Nonetheless, we do magic all the time. All of us. We do things that have no physical, logical, or practical relationship to anything but that have real effects on ourselves and, possibly, on the rest of the universe. Don’t believe me? Well, belief is one of the core acts of magic. So is imagination. And dreaming. Belief does not change the rules of matter, but it does change us and how we interpret those rules. I may not know anyone who can walk on water (except when it’s frozen… ), but we all have experiences with superhuman feats that are largely the effects of belief. We’ve seen old men walk barefoot on glowing coals. We’ve encountered women who can communicate with and pacify raging wild horses. We’ve all heard tales of astonishing, if temporary, surges of strength and endurance in times of acute distress. These all may be anecdotal and irreproducible, but there still remains the incontrovertible volume of these miracles. Belief may not make it so, but it certainly seems to help our bodies make it so.

Believing in magic is magic, but it’s not all of magic. Magic is so much more, so much of what we are every day. All the ritual acts, all the traditions that have no physical basis, no explanation, no why except just because. Be – cause. Revealing word, no?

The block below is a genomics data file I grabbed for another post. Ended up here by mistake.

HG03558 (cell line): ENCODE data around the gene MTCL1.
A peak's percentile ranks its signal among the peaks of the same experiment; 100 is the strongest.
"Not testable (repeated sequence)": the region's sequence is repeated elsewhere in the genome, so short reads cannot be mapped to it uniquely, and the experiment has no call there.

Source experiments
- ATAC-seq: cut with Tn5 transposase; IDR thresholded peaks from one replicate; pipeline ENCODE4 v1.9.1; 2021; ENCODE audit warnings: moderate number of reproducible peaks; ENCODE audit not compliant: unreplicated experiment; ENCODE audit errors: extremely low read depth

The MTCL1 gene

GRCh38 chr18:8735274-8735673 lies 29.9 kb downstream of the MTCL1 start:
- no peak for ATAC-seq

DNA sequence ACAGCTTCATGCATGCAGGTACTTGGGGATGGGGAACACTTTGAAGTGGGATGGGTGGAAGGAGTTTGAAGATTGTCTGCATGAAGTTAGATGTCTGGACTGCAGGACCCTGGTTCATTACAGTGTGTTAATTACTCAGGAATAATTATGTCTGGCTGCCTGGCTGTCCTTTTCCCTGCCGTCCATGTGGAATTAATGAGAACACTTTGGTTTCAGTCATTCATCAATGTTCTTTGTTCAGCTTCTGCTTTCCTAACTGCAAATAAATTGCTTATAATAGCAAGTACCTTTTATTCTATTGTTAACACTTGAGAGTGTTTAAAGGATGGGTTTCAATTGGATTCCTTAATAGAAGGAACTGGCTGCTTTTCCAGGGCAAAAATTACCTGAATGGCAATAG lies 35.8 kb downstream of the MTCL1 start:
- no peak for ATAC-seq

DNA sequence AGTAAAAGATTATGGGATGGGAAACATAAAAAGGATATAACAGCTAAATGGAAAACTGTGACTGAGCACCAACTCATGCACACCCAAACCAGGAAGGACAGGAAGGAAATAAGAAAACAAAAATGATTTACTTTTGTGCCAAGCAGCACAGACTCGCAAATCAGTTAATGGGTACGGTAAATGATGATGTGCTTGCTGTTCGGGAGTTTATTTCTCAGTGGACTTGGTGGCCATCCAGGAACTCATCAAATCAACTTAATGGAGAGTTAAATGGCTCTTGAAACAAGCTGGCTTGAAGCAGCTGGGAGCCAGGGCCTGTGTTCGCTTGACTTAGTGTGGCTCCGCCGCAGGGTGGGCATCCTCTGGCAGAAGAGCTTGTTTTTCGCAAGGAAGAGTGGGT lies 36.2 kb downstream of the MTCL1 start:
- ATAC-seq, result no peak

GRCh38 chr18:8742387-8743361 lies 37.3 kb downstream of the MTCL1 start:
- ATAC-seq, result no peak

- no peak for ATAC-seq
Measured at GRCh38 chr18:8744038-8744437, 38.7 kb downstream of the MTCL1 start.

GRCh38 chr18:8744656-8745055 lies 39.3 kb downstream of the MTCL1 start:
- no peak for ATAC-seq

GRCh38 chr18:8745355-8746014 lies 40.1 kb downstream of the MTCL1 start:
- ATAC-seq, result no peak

Everything from our religions to most of our forms of entertainment to much of our built environment, our tastes, our preferences — all that is magic. We spend most of our lives engaged in magical acts. Doing things that have no physical or biological explanation but that have large effects on both ourselves and on the world. Life itself is magic! That we are, that we are alive, that we are we is inexplicable magic. We are an occult cause with manifest effects.

Magic comes in many flavors. There is the cosmic miracle variety that may or may not have anything to do with humans. Probably not… But one never knows… There is the ceremonial variety that we all engage with in churches, in theaters and concert halls, and more recently whenever we watch a screen. These are all ritual spells, things done that have little meaning in the actual act but great meaning and effect in the perception and interpretation of those actions. Music is ceremonial magic. The act of drawing a bow over strings or blowing into a hollow tube produces effects far beyond the generated sound waves. For those who listen, music can change their interpretation of everything in the known world. Music takes on meaning and creates more change even after the voices and instruments have fallen silent. How? No idea. But that doesn’t mean it’s not real. It’s magic.

Which brings me to the third kind of magic — practical magic. Those things we do every day just for ourselves. No pomp or ceremony. No regalia or scripts. Very few tools. Little preparation or forethought or deliberation. But also very little reason to do these things other than it’s the done thing. Be-cause.